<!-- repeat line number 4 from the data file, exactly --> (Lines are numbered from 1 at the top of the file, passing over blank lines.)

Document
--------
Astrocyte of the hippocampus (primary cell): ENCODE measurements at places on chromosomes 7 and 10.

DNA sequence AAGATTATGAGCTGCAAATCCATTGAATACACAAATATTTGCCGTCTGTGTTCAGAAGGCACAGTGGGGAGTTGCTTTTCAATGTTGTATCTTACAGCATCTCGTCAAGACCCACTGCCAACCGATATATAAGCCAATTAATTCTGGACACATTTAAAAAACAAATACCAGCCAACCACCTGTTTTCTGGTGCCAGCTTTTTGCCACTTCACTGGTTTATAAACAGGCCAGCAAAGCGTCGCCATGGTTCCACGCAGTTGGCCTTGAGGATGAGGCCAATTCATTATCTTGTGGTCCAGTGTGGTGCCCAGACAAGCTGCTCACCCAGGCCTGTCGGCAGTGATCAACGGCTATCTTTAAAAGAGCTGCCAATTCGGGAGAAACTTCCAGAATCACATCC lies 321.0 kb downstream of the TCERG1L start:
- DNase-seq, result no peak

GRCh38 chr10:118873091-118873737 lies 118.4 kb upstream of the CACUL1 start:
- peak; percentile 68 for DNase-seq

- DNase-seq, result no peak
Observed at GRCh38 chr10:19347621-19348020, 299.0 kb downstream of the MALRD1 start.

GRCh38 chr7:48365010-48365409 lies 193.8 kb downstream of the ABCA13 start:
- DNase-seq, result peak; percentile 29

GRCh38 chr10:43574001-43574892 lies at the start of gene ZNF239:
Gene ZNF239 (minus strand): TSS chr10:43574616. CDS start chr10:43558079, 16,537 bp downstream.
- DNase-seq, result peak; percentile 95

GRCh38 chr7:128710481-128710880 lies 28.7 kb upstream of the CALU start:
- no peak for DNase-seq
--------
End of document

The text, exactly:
GRCh38 chr10:118873091-118873737 lies 118.4 kb upstream of the CACUL1 start: